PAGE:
I've not used either of those two devices, apart from a brief play with a Sphero, controlled from a phone. Clearly they have a niche, but I'm not sure they are the best choices.
Robotics is obviously a huge subject, and there are plenty of simple robot platfoms available. I think starting simple is maybe best, rather than introducing the control loops and sensor feedback that is presumably present in Sphero. If you have a Sphero, then you should probably be using it as an example of current state-of-the-art for a semi-autonomous robot and explore the evolution of this technology and it's potential applications in 5 to 10 years time. Robot vaccum cleaners, surveilance drone for the elderly, that sort of thing.
MakeyMakey looks like a USB I/O (or input only) faker. In vogue nowadays as a hacking device. In the PC era, this would have been a fairly essential route to interfacing the real world to some software (as we used to with parallel printer ports in the distant past). I feel things have moved on now, and we're either using a Raspberry Pi with GPIO (and some powerful python libraries), of a micro:bit (and micro-python). So to find a MakeyMakey application which fits your course, you might want to look at micro:bit lesson ideas (where none of the sensors or LEDs are necessary). Really, though, I think MakeyMakey's scope is quite limited (unless I misunderstood). You could program it as an arduino - probably the easiest application is for data logging in a science application. Log voltages as a capacitor is charging/discharging, or temperature in a classroom, something along those lines. To keep it self-contained, maybe you'd need to brainstorm around the applications of connecting the real world to the software world again (can you spot that I'm an embedded developer?). You could take it into the security realm (never connect anything to a USB port you care about), but that's a bit of a can of worms...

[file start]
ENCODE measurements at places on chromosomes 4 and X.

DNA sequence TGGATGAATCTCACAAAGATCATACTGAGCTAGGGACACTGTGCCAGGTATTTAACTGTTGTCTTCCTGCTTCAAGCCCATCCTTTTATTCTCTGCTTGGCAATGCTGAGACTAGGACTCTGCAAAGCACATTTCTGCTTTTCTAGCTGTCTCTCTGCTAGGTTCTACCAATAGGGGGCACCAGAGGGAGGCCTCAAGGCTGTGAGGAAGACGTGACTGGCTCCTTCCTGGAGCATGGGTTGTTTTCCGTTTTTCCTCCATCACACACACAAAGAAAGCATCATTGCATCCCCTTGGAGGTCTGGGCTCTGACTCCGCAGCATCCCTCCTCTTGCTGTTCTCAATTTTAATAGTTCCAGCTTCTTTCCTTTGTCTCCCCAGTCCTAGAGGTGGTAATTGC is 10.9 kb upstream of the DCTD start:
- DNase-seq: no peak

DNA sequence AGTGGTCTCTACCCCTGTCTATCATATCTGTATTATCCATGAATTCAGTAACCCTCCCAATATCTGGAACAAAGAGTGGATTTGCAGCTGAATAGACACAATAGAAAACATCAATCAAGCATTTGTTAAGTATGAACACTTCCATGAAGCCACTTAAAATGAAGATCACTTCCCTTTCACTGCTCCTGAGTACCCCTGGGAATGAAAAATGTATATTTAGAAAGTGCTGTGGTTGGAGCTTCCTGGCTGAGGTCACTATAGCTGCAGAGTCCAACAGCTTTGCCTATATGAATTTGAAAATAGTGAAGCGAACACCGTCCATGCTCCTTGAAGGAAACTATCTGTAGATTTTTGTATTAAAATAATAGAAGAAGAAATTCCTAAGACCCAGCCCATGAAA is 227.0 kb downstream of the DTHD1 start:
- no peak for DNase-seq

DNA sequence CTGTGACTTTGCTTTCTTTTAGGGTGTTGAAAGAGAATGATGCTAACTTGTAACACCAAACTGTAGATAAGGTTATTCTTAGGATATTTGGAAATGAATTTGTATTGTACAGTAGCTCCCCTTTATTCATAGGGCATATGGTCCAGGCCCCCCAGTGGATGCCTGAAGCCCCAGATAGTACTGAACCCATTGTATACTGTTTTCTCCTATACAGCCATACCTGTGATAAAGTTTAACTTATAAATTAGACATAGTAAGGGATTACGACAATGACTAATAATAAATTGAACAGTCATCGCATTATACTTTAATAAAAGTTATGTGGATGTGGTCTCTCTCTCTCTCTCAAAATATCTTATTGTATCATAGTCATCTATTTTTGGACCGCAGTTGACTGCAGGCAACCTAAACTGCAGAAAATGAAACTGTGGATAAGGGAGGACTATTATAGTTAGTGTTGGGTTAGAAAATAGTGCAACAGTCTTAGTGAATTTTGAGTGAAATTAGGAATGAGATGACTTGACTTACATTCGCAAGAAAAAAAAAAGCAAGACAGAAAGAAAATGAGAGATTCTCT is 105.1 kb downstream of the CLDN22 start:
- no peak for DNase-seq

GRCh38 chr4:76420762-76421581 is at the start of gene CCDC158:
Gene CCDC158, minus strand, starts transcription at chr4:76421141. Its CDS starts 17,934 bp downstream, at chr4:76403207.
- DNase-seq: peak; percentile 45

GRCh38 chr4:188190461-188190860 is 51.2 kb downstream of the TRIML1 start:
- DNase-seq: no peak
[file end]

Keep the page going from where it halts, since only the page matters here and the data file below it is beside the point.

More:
If these subjects seem like a bad fit for the material you're teaching at the moment, all the more reason to try and incorporate some of it. The rise of very powerful microcontrollers (Cortex-M3 ran doom back in 2005, and is 10x smaller now), and ubiquitous wireless network connections make distributed sensors and actors just as important part of applied computing as online shopping. It's likely that the different areas will appeal to different individuals.